On April 13, 2020, the Occupational Safety and Health Administration (“OSHA”) announced an Interim Enforcement Response Plan for Coronavirus Disease 2019 (“COVID-19”) related complaints, referrals, and severe illness reports. While OSHA has issued several enforcement memorandums on COVID-19 related issues in recent weeks, this guidance is specifically directed to OSHA’s Area Offices on conducting investigations and inspections involving potential exposures “to the workplace hazard of SARS-CoV-2 (severe acute respiratory syndrome coronavirus 2), which is the virus causing the current COVID-19 pandemic.”
In issuing the Interim Enforcement Response Plan, OSHA states that “heightened attention” will be given to COVID-19 risks, but leaves OSHA with flexibility and discretion to determine a fact-based enforcement approach. The Interim Enforcement Response Plan also indicates that OSHA should fully investigate complaints, referrals, and employer-reported fatalities and hospitalizations to ensure employees are sufficiently protected from risks of exposure to COVID-19. However, because non-healthcare and non-emergency response establishments, are likely to have a lower risk of exposure, the Interim Enforcement Response Plan directs OSHA to process complaints for these types of organizations on a more informal basis. Further, the Interim Enforcement Response Plan instructs OSHA to use Rapid Response Investigations (“RRI”) to the extent possible to evaluate potential COVID-19 hazards.
The Interim Enforcement Response Plan goes on to state that OSHA Area Directors should take special precautions for COVID-19 related inspections. Where possible, OSHA should use electronic means of communication as well as avoid actions that would interfere with medical services. Inspectors are also instructed to work closely with their supervisors, regional office, the Office of Occupational Medicine and Nursing, and relevant public health authorities when the inspection involves a potentially high-risk exposure to COVID-19. Moreover, because the agency is considering COVID-19 inspections to be novel cases, the agency will be coding and tracking COVID-19 matters moving forward.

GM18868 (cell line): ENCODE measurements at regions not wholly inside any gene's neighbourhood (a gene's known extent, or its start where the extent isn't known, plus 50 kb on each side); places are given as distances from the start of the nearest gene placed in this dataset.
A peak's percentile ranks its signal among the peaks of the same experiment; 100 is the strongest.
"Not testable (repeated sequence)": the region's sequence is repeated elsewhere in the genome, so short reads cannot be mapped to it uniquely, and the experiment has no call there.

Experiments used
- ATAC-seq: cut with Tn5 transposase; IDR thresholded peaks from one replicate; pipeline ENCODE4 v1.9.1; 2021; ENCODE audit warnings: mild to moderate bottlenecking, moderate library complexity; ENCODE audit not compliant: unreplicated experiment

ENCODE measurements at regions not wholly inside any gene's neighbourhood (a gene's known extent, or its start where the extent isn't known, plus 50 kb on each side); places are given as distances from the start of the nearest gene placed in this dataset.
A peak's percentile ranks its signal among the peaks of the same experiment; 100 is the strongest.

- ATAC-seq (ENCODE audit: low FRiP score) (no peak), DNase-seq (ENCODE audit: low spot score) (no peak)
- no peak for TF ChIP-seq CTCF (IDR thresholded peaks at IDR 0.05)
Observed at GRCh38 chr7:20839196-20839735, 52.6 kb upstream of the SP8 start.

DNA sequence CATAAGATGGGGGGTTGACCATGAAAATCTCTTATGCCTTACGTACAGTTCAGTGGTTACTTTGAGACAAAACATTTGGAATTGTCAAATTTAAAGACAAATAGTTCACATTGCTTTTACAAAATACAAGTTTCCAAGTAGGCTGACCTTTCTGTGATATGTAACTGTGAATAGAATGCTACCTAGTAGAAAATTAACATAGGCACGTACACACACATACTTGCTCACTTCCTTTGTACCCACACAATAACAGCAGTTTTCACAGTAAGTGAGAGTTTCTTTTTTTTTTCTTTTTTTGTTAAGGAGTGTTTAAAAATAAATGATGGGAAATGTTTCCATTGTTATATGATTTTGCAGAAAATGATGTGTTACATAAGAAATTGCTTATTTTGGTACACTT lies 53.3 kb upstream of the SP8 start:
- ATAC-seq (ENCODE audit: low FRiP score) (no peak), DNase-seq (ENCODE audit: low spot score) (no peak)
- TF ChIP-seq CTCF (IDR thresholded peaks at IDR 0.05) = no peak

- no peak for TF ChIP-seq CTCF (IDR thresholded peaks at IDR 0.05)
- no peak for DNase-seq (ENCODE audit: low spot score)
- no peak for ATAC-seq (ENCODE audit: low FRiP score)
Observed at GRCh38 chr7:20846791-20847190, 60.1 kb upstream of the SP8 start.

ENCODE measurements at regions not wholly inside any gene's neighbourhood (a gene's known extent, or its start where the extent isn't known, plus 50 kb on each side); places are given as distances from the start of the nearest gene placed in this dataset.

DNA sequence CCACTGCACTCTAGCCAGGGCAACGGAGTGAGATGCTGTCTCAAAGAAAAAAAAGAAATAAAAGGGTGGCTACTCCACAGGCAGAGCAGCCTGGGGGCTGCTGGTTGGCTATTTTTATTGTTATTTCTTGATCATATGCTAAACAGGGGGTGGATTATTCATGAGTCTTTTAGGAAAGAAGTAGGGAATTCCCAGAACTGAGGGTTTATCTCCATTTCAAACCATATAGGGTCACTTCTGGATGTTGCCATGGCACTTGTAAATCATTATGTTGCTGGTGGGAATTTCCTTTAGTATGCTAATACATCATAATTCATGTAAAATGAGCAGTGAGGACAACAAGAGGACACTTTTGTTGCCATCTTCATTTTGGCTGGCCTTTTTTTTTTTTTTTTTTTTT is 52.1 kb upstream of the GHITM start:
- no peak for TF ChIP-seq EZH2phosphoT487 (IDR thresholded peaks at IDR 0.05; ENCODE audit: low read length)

While OSHA’s Interim Enforcement Response Plan makes clear that most work environments have a low risk of exposure to COVID-19, it also emphasizes that the agency views infection control practices and social distancing measures as a type of general duty obligation to protect employees from potential COVID-19 exposure. OSHA may therefore pursue enforcement against employers who it believes have inadequate infection control procedures or social distancing measures under the Occupational Safety and Health Act’s General Duty Clause. OSHA’s Interim Enforcement Response Plan also provides for OSHA inspectors to pay close attention to employer compliance with OSHA standards on injury and illness recordkeeping, bloodborne pathogens, sanitation, personal protective equipment, and respiratory protection when conducting COVID-19 related investigations or inspections.
If you have questions regarding how best to address respiratory protection in the current work environment, please reach out to Jackson Lewis’ Coronavirus Task Force at email@example.com.